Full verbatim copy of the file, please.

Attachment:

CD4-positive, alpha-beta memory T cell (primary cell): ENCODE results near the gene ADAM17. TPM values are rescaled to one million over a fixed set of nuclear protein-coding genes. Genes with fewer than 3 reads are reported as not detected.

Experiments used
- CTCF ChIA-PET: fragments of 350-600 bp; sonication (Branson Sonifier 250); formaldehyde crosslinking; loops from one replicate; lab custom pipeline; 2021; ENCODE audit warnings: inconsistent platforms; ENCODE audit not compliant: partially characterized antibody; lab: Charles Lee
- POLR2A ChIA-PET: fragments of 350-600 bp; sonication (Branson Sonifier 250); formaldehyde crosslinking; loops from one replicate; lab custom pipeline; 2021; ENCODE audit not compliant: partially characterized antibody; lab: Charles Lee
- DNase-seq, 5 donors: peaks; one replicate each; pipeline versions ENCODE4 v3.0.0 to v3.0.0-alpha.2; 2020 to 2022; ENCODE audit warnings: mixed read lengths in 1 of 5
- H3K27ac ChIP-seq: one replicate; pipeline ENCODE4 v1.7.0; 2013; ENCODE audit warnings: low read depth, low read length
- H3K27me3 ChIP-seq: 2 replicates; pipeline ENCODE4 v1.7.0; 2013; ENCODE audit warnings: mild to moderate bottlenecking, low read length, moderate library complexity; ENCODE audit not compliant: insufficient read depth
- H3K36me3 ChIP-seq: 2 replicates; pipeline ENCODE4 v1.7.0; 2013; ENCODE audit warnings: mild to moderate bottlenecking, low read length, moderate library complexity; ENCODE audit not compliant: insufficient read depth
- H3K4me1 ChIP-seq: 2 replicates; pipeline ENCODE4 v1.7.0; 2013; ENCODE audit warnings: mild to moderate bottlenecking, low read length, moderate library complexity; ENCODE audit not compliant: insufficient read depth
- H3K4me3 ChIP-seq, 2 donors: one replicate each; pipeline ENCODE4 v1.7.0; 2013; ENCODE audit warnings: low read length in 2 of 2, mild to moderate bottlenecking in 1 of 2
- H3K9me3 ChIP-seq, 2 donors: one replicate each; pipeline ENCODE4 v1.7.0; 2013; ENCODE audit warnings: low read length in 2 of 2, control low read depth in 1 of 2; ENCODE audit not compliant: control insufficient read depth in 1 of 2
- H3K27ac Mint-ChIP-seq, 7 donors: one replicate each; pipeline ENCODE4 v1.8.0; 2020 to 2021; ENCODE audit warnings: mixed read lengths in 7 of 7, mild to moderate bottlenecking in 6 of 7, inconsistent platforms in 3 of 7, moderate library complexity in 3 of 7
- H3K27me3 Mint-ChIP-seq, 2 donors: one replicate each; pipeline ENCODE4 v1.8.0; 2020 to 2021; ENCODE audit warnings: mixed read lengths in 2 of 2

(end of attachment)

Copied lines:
CD4-positive, alpha-beta memory T cell (primary cell): ENCODE results near the gene ADAM17. TPM values are rescaled to one million over a fixed set of nuclear protein-coding genes. Genes with fewer than 3 reads are reported as not detected.

Experiments used
- CTCF ChIA-PET: fragments of 350-600 bp; sonication (Branson Sonifier 250); formaldehyde crosslinking; loops from one replicate; lab custom pipeline; 2021; ENCODE audit warnings: inconsistent platforms; ENCODE audit not compliant: partially characterized antibody; lab: Charles Lee
- POLR2A ChIA-PET: fragments of 350-600 bp; sonication (Branson Sonifier 250); formaldehyde crosslinking; loops from one replicate; lab custom pipeline; 2021; ENCODE audit not compliant: partially characterized antibody; lab: Charles Lee
- DNase-seq, 5 donors: peaks; one replicate each; pipeline versions ENCODE4 v3.0.0 to v3.0.0-alpha.2; 2020 to 2022; ENCODE audit warnings: mixed read lengths in 1 of 5
- H3K27ac ChIP-seq: one replicate; pipeline ENCODE4 v1.7.0; 2013; ENCODE audit warnings: low read depth, low read length
- H3K27me3 ChIP-seq: 2 replicates; pipeline ENCODE4 v1.7.0; 2013; ENCODE audit warnings: mild to moderate bottlenecking, low read length, moderate library complexity; ENCODE audit not compliant: insufficient read depth
- H3K36me3 ChIP-seq: 2 replicates; pipeline ENCODE4 v1.7.0; 2013; ENCODE audit warnings: mild to moderate bottlenecking, low read length, moderate library complexity; ENCODE audit not compliant: insufficient read depth
- H3K4me1 ChIP-seq: 2 replicates; pipeline ENCODE4 v1.7.0; 2013; ENCODE audit warnings: mild to moderate bottlenecking, low read length, moderate library complexity; ENCODE audit not compliant: insufficient read depth
- H3K4me3 ChIP-seq, 2 donors: one replicate each; pipeline ENCODE4 v1.7.0; 2013; ENCODE audit warnings: low read length in 2 of 2, mild to moderate bottlenecking in 1 of 2
- H3K9me3 ChIP-seq, 2 donors: one replicate each; pipeline ENCODE4 v1.7.0; 2013; ENCODE audit warnings: low read length in 2 of 2, control low read depth in 1 of 2; ENCODE audit not compliant: control insufficient read depth in 1 of 2
- H3K27ac Mint-ChIP-seq, 7 donors: one replicate each; pipeline ENCODE4 v1.8.0; 2020 to 2021; ENCODE audit warnings: mixed read lengths in 7 of 7, mild to moderate bottlenecking in 6 of 7, inconsistent platforms in 3 of 7, moderate library complexity in 3 of 7
- H3K27me3 Mint-ChIP-seq, 2 donors: one replicate each; pipeline ENCODE4 v1.8.0; 2020 to 2021; ENCODE audit warnings: mixed read lengths in 2 of 2